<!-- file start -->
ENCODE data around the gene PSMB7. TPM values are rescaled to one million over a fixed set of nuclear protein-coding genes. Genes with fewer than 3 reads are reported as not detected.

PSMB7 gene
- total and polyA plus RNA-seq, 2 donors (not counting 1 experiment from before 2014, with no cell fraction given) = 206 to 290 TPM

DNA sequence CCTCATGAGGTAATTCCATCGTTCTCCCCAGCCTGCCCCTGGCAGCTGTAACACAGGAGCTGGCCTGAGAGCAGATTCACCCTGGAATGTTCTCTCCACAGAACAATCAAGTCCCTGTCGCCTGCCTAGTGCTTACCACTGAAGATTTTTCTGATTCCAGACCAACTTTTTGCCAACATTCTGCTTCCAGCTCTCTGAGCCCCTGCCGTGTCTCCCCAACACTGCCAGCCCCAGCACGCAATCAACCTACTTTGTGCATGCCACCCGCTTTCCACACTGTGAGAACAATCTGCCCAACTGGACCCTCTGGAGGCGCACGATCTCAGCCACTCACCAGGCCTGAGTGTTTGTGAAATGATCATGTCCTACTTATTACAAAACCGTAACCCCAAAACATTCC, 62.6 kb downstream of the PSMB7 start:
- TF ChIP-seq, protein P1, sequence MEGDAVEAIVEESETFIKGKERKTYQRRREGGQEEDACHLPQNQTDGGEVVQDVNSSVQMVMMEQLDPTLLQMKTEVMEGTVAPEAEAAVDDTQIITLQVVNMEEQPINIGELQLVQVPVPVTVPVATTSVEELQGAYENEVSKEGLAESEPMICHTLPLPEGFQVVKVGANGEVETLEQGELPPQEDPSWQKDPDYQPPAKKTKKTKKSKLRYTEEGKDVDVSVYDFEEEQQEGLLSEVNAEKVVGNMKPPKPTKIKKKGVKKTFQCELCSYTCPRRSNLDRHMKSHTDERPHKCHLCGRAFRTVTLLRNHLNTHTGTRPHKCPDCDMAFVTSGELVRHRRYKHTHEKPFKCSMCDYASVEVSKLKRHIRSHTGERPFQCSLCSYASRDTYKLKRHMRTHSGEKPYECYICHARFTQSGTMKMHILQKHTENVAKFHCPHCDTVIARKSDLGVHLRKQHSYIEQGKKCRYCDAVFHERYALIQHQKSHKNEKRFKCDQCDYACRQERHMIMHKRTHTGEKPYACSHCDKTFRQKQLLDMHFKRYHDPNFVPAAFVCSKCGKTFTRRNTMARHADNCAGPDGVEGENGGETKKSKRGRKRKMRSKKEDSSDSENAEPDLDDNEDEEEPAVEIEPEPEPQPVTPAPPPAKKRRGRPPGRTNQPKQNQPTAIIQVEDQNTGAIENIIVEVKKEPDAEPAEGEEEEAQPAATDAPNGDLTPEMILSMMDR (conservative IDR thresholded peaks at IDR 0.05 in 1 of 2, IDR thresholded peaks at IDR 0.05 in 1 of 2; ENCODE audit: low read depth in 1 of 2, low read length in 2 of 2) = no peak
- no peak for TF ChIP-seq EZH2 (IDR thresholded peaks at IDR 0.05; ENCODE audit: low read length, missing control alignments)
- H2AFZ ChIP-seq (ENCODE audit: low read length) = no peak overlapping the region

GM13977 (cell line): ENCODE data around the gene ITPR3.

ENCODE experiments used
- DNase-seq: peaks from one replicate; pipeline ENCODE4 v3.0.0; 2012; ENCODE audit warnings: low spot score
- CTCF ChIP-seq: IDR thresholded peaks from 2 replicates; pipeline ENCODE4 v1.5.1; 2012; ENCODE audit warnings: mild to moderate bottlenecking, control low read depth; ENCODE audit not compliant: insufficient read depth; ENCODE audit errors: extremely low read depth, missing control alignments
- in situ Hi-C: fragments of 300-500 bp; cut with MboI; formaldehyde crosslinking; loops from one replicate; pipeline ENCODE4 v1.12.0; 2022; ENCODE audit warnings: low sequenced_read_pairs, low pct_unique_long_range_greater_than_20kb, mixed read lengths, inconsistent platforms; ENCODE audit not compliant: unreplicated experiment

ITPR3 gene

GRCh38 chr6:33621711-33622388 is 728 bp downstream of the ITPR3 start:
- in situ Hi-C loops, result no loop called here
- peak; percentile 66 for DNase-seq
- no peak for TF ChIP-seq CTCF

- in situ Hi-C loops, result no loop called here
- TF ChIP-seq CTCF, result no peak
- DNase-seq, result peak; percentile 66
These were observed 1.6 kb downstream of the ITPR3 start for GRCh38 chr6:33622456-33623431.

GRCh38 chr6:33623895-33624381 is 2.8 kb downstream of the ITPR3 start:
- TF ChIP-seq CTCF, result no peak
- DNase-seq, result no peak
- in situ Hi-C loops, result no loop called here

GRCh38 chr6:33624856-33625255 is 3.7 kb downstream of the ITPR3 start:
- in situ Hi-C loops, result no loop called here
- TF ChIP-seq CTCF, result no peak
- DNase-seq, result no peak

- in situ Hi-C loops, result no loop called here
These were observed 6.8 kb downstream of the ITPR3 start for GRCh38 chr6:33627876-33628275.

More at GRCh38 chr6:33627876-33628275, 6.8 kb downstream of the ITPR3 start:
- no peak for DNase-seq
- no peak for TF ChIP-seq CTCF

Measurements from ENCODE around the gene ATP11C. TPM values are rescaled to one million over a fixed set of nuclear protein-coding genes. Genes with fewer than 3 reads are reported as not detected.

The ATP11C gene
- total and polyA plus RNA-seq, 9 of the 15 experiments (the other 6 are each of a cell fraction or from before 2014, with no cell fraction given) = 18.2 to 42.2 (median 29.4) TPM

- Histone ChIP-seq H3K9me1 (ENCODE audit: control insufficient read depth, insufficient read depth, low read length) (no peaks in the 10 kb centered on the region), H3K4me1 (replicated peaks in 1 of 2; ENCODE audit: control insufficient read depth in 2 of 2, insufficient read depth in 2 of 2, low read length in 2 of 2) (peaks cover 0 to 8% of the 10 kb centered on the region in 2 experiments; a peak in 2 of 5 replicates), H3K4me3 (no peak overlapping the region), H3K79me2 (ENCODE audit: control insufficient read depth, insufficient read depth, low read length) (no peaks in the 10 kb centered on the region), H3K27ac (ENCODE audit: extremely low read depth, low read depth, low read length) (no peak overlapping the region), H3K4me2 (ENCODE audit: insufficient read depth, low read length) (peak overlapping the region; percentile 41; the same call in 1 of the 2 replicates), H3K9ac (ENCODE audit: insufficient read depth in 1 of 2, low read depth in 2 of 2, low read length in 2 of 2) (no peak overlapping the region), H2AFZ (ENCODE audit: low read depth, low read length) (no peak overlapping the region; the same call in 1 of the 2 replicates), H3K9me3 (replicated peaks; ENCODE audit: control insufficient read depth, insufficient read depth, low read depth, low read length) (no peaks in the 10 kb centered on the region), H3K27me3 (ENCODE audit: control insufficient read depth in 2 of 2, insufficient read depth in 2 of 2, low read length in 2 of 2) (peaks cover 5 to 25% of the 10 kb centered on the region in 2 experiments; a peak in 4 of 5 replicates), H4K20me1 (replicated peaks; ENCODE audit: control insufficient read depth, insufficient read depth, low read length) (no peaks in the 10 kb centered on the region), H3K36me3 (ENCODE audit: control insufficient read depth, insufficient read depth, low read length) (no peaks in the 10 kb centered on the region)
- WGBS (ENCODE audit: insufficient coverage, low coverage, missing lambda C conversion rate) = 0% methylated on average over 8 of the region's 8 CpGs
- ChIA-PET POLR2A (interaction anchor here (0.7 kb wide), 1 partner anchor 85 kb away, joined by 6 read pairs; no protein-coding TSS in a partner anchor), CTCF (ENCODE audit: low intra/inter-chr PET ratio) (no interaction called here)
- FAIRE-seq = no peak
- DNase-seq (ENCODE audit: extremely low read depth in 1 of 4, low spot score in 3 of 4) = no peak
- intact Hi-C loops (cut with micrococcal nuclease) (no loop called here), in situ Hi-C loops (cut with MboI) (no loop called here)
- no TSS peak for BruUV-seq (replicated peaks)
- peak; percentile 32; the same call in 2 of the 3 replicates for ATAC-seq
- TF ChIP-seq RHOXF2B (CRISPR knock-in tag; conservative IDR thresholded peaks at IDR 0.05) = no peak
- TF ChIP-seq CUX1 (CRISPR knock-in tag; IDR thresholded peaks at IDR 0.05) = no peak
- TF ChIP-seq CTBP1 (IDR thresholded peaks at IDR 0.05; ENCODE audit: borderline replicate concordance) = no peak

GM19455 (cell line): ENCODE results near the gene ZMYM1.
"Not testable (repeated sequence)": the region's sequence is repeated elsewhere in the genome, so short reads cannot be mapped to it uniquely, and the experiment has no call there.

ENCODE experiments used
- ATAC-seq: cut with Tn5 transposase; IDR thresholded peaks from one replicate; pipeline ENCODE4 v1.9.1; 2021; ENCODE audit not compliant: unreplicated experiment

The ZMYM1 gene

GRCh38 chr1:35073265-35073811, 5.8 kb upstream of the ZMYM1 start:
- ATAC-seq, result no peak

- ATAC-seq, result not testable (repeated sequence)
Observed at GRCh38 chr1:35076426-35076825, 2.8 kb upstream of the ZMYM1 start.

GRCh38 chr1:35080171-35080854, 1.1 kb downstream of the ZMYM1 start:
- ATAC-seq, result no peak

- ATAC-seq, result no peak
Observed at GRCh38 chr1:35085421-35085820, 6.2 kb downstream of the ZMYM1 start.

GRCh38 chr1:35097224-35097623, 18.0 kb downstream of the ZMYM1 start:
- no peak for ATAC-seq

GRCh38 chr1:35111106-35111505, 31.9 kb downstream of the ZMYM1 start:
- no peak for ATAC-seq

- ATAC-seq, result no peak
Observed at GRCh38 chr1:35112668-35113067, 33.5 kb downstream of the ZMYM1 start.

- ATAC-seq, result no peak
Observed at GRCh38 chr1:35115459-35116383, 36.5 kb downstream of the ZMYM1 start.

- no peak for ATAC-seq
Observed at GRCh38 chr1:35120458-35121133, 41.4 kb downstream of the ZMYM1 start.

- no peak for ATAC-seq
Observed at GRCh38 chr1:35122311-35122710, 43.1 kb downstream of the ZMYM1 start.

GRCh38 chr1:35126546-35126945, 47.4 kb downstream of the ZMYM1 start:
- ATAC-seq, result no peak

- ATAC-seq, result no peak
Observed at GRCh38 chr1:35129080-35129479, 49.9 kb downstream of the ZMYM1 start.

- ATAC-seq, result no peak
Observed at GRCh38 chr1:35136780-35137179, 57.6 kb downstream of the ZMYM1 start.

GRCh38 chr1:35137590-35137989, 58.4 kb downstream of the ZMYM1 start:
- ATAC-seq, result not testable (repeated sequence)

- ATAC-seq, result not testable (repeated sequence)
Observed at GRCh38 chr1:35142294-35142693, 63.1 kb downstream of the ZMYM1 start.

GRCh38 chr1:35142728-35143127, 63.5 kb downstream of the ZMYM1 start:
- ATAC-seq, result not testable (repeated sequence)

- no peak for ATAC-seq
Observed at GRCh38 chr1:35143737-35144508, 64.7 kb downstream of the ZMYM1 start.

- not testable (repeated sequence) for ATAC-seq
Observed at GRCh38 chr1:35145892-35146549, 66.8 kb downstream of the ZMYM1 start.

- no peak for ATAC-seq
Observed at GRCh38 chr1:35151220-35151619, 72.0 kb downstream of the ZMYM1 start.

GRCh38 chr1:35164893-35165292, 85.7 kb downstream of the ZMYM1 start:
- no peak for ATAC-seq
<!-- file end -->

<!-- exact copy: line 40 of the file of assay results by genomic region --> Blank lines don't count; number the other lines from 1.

- ChIA-PET POLR2A (interaction anchor here (0.7 kb wide), 1 partner anchor 85 kb away, joined by 6 read pairs; no protein-coding TSS in a partner anchor), CTCF (ENCODE audit: low intra/inter-chr PET ratio) (no interaction called here)